Xantia S2 power steering pipe repair

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CitroenCrazy
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Xantia S2 power steering pipe repair

Post by CitroenCrazy »

In response to Eb's query, a few words (and pictures) on how to fix a leaky power steering pipe an a Series 2 Xantia
(I've never owned a Series 1 example, but I hear this bit of pipework is completely different on the earlier cars, so this doesn't apply).

The part we're talking about is item 1 on this diagram
Pipe overview.jpg
And this is what it looks like off the car
PAS pipe off the car - RHD 2.jpg
Different versions of the pipe exist for diesel, petrol and V6 engines and the section between the flexi hose and the rack is obviously much shorter on left hand drive cars, but the principles remain the same.

The most common problem is that the section that runs through the nearside wheelarch rusts through, for example here, where it's held by a plastic clip.
03 pipe route 2.JPG
The easiest fix is therefore to replace just the section after the flexi hose. This is very straightforward and can be done without any Citroen-specific tools.
It turns out that the connection to the rack is a standard bubble flare, and as shown in picture 2, the pipe is 3/16", not the 4.5mm or 3.5mm commonly found on hydropneumatic Citroens. Any garage will be equipped to make pipes like this and DIY tools are not expensive.
IMG_2464.JPG
So, the idea is to cut the pipe about 70mm from the end of the flexi hose, make a bubble flare in the stub of steel pipe, use an in-line union and add a 1600mm (*) section of 3/16" cunifer with a further bubble flare at each end. (* = for RHD cars)
IMG_0911.JPG
Just don't make the mistake I did the first time and fail to leave enough room to accomodate both the union and the flaring dies at the end of the flexi pipe
pic 4 - space for flaring dies.JPG
If the pipe is in poor condition right up to the flexi pipe, a repair can still be made, but it gets more involved. For brevity, I'll skip that option for now, but come back to me if you need to know more.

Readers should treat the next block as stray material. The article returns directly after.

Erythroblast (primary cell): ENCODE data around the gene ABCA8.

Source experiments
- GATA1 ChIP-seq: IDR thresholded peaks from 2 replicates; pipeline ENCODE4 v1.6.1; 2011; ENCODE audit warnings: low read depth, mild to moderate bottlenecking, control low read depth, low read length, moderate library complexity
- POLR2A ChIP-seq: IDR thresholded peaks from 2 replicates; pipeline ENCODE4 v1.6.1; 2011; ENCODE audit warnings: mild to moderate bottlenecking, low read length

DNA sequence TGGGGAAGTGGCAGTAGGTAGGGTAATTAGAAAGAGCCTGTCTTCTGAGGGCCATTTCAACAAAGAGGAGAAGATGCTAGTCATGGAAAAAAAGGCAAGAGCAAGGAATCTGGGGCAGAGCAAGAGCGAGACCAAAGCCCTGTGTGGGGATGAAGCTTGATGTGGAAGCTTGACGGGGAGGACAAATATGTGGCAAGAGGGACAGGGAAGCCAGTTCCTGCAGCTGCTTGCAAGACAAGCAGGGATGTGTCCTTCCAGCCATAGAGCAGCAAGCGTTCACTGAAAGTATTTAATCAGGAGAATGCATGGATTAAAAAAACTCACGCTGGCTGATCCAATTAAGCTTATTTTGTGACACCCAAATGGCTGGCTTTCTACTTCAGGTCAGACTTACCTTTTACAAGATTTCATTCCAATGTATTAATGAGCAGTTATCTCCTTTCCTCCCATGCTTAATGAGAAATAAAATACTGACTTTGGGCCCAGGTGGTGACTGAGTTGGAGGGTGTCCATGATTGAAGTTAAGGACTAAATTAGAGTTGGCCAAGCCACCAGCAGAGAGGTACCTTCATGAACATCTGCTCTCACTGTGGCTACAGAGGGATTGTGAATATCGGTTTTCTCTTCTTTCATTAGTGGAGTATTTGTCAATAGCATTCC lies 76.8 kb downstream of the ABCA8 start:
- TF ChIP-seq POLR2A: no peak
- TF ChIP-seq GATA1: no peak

Of course, there's always the option of taking the whole thing to the nearest industrial hose supplier and saying copy that please.
Just be aware that the original pipe assembly holds a hidden secret that will not be included in your aftermarket copy.

I wanted to understand how the swaged joints between the steel pipe and the rubber hose are made, so I sectioned a joint from a scrap pipe.
pic 8 - sectioned joint.jpg
I certainly was not expecting to find this 1.5mm diameter flow restrictor built into the joint on the pump side of the flexi pipe.

A couple of poeple have reported on this very forum that they'd noticed pulsing of the steering on full lock after fitting a replacement pipe assembly, which is, I'm sure because this flow restrictor is missing. Ok, it's by no means disastrous, especially compared to the alternative of having a car off the road for want of a pipe, but I think it shows the merit of repairing what you have, if you can.

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ksanturion10
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Re: Xantia S2 power steering pipe repair

Post by ksanturion10 »

CitroenCrazy wrote:
13 Oct 2020, 20:32
I certainly was not expecting to find this 1.5mm diameter flow restrictor built into the joint on the pump side of the flexi pipe.